The plummeting tariff bids have had yet another fallout, on the funding side. Debt financing for clean energy projects has seen a drop as many leading banks have expressed concern about the viability of renewable energy projects that have committed to tariffs of less than Rs 3 per unit and are therefore reluctant to lend to these developers.

For India’s renewable energy story to keep powering ahead, a host of issues will have to be addressed, both at the policy level and through technology-based interventions that keep in mind the unique nature of renewable energy sources.

Seeking solutions

While renewable energy is seen as the perfect answer to the world’s rising energy demand and environmental degradation woes, it poses a whole new set of challenges of its own. Foremost among these are the aspects of integrating renewable energy into the grid and ensuring round the clock (RTC) power. One solution that has emerged is the hybrid energy model, which can be the way forward for India to meet its de-carbonisation goals and to bring down the cost of power.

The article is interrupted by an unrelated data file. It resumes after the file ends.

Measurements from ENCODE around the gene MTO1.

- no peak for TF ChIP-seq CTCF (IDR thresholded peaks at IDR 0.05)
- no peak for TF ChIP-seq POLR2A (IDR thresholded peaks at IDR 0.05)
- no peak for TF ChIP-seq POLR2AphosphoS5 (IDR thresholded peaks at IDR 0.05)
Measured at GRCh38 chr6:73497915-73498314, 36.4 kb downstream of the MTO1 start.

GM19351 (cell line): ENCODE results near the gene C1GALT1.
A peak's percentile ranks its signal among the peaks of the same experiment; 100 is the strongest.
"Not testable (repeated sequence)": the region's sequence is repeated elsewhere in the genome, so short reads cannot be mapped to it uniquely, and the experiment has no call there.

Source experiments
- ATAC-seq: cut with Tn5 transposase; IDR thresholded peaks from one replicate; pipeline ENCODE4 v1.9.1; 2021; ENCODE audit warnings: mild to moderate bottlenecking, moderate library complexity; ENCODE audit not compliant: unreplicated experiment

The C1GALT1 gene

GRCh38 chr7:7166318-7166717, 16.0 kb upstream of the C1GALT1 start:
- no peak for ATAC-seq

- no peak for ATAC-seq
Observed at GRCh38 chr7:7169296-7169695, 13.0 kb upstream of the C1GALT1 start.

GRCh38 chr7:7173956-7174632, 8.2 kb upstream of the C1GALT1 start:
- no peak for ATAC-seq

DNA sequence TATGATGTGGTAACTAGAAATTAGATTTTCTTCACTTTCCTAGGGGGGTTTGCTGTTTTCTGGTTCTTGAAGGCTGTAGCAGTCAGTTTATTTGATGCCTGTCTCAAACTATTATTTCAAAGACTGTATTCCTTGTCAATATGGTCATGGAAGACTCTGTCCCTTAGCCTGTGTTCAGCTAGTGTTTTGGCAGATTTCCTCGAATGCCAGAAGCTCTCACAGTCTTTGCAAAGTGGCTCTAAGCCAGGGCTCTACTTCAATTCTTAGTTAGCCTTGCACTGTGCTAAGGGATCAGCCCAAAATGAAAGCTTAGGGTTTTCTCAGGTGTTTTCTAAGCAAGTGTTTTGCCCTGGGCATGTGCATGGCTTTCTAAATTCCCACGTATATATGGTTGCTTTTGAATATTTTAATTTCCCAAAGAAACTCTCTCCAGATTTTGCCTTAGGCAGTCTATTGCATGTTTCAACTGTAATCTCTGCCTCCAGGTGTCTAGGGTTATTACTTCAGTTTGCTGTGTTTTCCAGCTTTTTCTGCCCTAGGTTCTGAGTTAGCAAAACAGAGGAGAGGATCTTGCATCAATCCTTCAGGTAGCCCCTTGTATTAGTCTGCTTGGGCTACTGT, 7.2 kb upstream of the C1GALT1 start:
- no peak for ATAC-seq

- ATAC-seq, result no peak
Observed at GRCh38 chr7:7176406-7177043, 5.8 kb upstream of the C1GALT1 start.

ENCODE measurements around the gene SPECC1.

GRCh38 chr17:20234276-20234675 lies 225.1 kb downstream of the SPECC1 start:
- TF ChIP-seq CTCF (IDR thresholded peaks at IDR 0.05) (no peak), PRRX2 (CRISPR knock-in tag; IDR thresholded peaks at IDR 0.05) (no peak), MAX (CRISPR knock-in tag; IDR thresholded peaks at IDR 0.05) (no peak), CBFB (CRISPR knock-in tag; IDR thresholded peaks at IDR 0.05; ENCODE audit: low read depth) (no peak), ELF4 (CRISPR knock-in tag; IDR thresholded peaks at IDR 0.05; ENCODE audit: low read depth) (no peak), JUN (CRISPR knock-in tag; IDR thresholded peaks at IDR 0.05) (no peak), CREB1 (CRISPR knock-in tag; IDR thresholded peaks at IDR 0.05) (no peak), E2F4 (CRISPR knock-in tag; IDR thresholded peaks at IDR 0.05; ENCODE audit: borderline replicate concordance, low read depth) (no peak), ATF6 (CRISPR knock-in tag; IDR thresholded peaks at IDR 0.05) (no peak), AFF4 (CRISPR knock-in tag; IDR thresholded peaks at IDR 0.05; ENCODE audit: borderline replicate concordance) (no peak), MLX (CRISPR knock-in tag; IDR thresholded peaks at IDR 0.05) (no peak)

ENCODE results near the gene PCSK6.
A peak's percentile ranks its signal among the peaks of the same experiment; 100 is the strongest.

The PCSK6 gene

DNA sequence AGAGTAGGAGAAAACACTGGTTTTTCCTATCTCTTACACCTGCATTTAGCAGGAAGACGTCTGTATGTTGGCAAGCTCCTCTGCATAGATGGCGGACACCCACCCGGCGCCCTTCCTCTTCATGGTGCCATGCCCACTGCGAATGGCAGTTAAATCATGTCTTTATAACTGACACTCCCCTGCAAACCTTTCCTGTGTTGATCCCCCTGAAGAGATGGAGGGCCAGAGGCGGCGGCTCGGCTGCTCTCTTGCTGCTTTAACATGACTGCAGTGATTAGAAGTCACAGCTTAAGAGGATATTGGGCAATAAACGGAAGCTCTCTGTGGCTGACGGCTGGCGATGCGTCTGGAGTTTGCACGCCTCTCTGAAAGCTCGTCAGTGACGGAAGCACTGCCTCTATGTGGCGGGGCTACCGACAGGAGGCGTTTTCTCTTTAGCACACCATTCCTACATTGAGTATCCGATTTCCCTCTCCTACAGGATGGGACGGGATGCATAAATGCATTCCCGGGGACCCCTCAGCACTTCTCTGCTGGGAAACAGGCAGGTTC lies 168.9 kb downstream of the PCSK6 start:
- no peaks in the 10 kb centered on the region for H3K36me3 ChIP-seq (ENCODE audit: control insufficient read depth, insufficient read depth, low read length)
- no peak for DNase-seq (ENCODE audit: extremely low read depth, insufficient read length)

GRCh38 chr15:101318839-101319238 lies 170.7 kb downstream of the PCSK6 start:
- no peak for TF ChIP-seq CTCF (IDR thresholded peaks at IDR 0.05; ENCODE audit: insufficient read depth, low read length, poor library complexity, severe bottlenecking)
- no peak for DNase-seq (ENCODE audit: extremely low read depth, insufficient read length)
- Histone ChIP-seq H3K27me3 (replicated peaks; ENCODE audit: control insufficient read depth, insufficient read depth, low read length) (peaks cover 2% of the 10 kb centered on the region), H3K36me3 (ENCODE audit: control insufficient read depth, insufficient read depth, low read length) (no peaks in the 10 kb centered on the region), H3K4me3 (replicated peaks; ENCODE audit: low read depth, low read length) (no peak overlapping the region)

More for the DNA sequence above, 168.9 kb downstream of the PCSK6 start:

Hybrid energy systems (HES) can help integrate renewable power into the grid by overcoming intermittency and making it reliable and dispatchable when combined with utility-scale battery storage. Coupled with battery storage, HES solutions have gained tremendous traction in recent years due to these inherent benefits. In developing economies such as India, hybrid energy systems can help ramp up electrification of rural and remote locations due to their lower costs and quicker installation, compared to building extensive transmission lines from the conventional centralised power plants.

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Storage has been proven to be a crucial yet underleveraged piece in the growth of renewable energy around the world, and India is no exception. More robust enforcement of the renewable purchase obligation (RPO) mechanism in achieving RTC power will provide the much-needed push for storage systems to grow in the country. A continued fall in battery prices will further encourage investments in energy storage systems, while more large-scale deployment could, in turn, push down battery storage prices as well.